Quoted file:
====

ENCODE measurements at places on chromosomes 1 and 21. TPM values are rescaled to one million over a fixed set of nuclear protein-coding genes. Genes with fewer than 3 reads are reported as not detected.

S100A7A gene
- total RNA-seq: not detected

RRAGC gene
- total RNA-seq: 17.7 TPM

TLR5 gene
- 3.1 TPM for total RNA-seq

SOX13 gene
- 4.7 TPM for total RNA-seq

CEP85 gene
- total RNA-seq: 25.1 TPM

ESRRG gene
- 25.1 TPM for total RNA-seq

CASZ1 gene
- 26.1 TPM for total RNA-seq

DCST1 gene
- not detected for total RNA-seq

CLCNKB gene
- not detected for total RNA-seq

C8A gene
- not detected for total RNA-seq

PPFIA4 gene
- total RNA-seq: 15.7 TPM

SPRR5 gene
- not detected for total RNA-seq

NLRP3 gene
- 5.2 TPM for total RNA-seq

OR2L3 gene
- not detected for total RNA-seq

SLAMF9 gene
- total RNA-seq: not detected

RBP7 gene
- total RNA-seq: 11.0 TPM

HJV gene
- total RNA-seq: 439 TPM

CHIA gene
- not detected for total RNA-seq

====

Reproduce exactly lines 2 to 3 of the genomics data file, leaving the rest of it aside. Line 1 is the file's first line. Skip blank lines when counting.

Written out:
S100A7A gene
- total RNA-seq: not detected